Again, if you are doing a swap right, you should not be able to tell a 305 from a 350 down to each and every part that is in a 350 against a 305. That is the only way to do a conversion correctly. It's more than an engine swap.
 
  #16  
Old 03-06-03, 04:36 AM
mikejmerritt
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This is only an opinion on this subject so please take it for what its worth. The 305 in a full sized truck is meant to be used mostly for transportation despite what GM would say. I have had many GM trucks, some with 305 and some with the 350. I have always based my decision on the trucks intended use. If I found myself pulling very much and had the "95 with the 305 first I would do as Joe suggests and begin by INVESTIGATING my options. I can't help but think that if you value your time and add the costs into the deal you would be better off to sell the "95 and put all into a truck with a bit more engine but I think the fuel consumption with a 350 would be about the same pulling a light boat as an overworked 305. You could buy a lot of gas, no doubt less every day, with the money spent on the engine swap.....Mike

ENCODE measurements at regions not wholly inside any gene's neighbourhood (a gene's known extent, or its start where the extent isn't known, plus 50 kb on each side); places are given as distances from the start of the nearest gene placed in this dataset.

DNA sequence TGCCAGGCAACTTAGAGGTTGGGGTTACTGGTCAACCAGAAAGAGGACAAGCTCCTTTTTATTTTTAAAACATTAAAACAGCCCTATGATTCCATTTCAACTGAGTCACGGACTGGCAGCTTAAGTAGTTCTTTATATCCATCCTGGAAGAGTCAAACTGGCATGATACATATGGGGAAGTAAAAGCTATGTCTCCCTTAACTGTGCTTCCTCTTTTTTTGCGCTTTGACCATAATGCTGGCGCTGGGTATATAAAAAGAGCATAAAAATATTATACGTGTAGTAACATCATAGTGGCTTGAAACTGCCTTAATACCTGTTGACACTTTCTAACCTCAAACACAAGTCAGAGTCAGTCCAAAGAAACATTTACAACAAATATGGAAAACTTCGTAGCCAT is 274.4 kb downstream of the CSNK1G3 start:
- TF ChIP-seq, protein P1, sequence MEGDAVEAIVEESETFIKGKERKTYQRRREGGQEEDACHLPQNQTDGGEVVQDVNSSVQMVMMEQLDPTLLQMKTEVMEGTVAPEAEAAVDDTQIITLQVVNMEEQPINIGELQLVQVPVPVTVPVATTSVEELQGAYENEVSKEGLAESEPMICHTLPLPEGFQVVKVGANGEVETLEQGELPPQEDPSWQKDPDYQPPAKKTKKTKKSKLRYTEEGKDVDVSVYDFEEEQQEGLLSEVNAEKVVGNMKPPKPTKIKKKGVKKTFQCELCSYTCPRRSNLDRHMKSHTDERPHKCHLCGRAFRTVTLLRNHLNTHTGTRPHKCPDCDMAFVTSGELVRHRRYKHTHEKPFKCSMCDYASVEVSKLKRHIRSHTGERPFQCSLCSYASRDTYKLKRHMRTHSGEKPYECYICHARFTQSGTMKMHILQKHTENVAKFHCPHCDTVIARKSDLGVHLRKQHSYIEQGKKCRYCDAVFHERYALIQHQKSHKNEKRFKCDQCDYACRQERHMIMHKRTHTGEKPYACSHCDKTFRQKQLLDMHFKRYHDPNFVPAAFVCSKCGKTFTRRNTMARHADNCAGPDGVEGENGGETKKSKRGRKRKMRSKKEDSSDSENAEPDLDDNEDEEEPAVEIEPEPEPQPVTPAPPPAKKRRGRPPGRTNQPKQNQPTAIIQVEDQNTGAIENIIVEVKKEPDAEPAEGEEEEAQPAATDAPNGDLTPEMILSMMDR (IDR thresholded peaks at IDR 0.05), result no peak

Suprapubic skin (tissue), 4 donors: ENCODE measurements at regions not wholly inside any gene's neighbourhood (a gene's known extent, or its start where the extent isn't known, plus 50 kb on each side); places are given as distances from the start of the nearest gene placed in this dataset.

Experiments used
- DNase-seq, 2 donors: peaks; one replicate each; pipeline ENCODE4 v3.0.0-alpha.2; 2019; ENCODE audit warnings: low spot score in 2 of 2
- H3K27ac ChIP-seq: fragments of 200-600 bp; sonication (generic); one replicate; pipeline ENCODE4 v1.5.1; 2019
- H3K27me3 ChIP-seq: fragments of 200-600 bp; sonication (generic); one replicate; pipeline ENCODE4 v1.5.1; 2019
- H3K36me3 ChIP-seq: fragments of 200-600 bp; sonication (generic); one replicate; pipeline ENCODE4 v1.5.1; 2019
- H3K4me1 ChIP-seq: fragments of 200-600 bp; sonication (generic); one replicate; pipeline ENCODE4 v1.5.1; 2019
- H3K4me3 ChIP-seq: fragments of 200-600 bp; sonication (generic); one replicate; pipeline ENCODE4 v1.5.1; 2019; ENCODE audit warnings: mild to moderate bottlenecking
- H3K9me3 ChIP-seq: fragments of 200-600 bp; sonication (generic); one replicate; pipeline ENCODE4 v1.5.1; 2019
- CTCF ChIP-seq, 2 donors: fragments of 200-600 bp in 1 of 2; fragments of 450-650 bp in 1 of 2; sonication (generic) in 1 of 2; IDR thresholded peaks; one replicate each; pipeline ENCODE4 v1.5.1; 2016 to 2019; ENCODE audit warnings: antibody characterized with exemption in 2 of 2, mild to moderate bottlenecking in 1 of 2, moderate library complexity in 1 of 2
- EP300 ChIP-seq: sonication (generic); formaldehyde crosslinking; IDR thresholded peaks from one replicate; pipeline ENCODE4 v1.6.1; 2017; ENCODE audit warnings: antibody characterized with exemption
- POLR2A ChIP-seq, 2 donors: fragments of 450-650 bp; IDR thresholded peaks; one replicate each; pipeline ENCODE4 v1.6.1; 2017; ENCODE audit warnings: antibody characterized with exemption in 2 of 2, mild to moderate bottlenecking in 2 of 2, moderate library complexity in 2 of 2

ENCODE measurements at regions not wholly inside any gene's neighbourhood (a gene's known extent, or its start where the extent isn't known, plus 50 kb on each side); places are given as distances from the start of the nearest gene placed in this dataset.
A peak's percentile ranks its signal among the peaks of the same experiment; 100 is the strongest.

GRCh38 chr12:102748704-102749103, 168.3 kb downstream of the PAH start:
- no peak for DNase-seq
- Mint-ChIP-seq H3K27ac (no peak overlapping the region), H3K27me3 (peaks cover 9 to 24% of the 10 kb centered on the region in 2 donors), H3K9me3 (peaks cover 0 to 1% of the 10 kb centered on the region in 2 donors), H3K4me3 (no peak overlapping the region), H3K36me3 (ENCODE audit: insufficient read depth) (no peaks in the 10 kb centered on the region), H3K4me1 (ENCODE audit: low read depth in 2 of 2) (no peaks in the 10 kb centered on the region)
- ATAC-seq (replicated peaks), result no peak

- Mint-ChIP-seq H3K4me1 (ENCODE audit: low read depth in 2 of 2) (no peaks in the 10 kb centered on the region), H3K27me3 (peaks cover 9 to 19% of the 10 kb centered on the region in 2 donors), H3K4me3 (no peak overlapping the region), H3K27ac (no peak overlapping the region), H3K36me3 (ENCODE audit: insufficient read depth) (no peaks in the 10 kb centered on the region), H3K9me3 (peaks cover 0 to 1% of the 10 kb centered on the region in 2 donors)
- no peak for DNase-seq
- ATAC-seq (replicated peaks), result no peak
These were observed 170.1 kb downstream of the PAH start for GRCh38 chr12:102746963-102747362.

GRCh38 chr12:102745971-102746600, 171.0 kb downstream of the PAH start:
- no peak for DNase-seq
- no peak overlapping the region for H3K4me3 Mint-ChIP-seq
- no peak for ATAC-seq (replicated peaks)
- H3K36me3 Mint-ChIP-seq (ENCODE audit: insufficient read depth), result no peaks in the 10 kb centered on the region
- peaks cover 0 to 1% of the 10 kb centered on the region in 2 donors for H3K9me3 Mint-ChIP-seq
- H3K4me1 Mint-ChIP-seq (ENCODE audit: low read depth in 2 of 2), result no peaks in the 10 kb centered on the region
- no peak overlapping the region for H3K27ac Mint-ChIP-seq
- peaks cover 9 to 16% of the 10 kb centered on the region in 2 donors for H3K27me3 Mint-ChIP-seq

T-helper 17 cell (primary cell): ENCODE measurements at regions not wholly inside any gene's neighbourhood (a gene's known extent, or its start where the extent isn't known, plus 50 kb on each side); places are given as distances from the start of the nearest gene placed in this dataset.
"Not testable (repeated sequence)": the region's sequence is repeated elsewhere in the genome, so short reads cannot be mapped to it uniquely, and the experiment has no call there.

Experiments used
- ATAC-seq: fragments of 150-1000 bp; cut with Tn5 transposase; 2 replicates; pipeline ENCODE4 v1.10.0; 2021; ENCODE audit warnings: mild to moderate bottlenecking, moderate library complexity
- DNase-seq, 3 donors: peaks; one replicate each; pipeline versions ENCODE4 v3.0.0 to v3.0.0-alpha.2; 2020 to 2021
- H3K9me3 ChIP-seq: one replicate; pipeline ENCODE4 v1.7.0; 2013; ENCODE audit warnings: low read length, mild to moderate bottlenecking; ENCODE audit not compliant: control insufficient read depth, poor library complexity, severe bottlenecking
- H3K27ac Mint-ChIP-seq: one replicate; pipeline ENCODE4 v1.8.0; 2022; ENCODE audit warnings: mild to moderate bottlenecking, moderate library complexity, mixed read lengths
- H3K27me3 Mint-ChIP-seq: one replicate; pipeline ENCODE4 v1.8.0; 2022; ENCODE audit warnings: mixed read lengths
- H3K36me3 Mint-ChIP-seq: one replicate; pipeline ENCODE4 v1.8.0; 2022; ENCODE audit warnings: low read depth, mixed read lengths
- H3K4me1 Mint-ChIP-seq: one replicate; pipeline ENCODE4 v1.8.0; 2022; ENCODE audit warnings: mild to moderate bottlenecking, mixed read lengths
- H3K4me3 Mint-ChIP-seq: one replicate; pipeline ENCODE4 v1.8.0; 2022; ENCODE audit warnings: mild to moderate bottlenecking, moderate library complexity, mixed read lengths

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  #17  
Old 03-07-03, 12:36 AM